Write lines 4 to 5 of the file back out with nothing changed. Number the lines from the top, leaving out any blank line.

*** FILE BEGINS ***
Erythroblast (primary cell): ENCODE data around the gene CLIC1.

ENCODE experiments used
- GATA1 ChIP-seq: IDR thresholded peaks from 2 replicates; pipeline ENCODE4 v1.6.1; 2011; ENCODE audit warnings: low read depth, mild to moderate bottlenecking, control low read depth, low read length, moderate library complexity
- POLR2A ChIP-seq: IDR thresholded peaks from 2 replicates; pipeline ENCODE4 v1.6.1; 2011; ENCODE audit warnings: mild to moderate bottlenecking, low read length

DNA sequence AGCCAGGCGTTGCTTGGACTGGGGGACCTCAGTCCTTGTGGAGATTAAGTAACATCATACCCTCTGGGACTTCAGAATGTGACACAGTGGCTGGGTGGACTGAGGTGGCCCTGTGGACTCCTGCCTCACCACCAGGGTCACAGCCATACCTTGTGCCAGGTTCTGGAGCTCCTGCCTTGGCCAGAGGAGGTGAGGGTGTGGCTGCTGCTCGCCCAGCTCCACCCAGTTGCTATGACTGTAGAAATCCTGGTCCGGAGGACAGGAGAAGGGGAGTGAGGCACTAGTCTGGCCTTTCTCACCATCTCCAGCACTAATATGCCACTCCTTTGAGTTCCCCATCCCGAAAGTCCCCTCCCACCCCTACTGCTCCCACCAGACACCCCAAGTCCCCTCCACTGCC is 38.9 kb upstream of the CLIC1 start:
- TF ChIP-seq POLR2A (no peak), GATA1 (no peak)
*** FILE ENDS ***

- POLR2A ChIP-seq: IDR thresholded peaks from 2 replicates; pipeline ENCODE4 v1.6.1; 2011; ENCODE audit warnings: mild to moderate bottlenecking, low read length

DNA sequence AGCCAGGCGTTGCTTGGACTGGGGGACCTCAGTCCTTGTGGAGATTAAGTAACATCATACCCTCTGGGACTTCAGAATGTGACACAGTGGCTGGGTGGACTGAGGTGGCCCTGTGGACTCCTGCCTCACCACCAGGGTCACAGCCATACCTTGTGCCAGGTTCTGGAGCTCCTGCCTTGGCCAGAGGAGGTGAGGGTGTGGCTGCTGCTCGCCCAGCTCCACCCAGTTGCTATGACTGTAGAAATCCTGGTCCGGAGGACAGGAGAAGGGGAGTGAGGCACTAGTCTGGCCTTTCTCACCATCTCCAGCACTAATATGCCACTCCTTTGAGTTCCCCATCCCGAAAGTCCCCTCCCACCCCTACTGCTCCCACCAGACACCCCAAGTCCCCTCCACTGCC is 38.9 kb upstream of the CLIC1 start: